The evening opens with the costume-driven Raymonda (Divertissements), staged by Anna-Marie Holmes after Marius Petipa.
The "Grand Pas Hongrois" is notable for a catchy heel-click maneuver that everyone does. Gillian Murphy delicately dances the bourrées in her variation, and her dance also features a fetching pose with her head cocked, a hand to her head, arm akimbo.
After the first intermission comes Nacho Duato's Without Words from 1998.
Franz Schubert's music is played by piano and cello.
It's a ghostly, shadowy piece, with the cast in unitards that shade from golden to nude.
At several points a dancer holds her hands to her head as if to shut out a painful memory.
The evening closes with Within You Without You: A Tribute to George Harrison, with six songs set by four choreographers.
There's an overall Broadway flavor to the suite, which starts of with Angel Corella hitch-kicking and mega-pirouetting to "Something," by Stanton Welch.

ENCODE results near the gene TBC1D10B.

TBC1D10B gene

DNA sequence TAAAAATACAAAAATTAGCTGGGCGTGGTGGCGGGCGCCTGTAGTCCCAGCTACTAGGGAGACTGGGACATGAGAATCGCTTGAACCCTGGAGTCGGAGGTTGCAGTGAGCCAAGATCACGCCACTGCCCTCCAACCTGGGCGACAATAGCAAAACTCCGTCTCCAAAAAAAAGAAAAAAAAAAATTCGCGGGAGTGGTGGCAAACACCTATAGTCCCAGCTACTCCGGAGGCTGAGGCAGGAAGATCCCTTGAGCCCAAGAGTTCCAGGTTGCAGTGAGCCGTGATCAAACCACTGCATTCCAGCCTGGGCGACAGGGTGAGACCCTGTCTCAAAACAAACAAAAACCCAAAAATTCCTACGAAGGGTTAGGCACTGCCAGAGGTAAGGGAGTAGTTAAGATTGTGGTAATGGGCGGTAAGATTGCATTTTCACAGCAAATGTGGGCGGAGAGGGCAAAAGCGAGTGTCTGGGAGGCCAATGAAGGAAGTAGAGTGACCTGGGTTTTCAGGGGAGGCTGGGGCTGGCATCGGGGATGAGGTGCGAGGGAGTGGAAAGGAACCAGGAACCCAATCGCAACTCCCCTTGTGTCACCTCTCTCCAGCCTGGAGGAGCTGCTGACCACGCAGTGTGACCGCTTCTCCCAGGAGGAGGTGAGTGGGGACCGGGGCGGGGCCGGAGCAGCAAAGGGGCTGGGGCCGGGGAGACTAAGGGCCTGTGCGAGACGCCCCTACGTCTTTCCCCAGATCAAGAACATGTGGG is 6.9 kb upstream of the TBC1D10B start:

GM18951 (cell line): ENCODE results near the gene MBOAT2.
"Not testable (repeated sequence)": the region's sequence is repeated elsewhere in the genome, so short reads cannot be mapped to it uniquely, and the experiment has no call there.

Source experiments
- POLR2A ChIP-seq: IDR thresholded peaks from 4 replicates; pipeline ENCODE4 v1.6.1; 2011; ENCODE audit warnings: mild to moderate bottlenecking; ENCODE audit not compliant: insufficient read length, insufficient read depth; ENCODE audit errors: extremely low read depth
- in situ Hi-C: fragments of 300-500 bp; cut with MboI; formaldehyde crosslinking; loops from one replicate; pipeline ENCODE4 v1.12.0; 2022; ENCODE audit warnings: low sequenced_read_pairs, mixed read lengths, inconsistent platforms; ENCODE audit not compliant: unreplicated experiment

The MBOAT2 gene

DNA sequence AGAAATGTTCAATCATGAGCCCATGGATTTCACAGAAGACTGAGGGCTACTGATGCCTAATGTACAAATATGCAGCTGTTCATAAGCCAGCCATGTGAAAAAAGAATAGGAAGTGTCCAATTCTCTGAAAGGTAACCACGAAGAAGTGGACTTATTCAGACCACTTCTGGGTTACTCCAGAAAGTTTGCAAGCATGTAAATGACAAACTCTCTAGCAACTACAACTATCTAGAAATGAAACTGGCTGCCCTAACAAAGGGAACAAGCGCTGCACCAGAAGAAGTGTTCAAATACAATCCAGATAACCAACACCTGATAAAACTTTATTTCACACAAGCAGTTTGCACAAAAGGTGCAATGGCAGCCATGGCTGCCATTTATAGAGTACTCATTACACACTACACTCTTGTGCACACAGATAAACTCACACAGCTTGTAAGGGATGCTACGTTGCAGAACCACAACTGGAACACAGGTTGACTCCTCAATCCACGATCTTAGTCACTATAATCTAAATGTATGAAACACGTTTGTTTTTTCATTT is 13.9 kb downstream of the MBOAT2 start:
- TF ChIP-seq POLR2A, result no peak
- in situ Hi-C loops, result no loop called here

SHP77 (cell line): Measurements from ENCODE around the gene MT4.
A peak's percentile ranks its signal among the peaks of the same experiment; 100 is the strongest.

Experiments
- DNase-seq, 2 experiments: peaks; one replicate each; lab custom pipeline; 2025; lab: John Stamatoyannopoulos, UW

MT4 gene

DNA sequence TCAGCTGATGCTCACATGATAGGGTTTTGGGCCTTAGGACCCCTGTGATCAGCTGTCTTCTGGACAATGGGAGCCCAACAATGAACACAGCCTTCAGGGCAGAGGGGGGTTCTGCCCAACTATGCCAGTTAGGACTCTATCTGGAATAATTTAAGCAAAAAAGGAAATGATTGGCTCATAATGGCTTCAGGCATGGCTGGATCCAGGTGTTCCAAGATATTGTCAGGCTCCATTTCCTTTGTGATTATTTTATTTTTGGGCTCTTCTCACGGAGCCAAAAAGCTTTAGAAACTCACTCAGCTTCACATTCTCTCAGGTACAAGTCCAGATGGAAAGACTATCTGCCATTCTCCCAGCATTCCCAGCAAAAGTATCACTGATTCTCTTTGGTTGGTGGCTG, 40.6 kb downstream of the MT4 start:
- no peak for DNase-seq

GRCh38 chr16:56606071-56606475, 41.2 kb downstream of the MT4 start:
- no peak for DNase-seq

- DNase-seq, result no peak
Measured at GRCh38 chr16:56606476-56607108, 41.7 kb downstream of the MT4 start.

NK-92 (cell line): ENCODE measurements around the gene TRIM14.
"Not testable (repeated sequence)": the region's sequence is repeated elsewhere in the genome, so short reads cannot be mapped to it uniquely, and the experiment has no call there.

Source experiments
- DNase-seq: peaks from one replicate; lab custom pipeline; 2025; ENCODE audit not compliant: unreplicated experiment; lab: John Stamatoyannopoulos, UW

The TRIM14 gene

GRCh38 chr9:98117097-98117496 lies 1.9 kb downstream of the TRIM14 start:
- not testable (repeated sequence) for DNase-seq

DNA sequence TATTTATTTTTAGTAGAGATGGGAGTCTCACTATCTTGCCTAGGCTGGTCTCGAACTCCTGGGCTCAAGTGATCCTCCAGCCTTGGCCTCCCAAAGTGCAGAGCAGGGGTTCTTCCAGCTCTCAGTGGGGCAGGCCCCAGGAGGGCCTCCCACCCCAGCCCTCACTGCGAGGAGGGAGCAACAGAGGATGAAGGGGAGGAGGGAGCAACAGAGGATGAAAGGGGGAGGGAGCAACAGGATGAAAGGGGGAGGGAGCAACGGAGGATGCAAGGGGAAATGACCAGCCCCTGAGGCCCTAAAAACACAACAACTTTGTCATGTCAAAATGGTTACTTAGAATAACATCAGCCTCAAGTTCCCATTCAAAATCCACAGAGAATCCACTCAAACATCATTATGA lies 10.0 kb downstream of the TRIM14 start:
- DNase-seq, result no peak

Stella Abrera and Isaac Stappas spend a lot of time rolling erotically on the floor in Ann Reinking's "While My Guitar Gently Weeps," and I couldn't help wondering if they did because it needed sweeping.
Welch's "Isn't It a Pity" breaks out of the boy-and-girl mode: in the first section, soloists dance isolated from the rest of the cast who cross the stage in a workaday trudge; in a happy ending, everyone dances together.
To close the work, David Parsons has solved the puzzle of Harrison's (to speak plainly) monotonous "My Sweet Lord."
He brings in a scrim from one of the downstage pipes, so that the space is constrained to a narrow lane. The eighteen dancers cross the stage always from stage right to left in series of individualized moves that accumulate into a marvelous, joyful, stately procession towards God.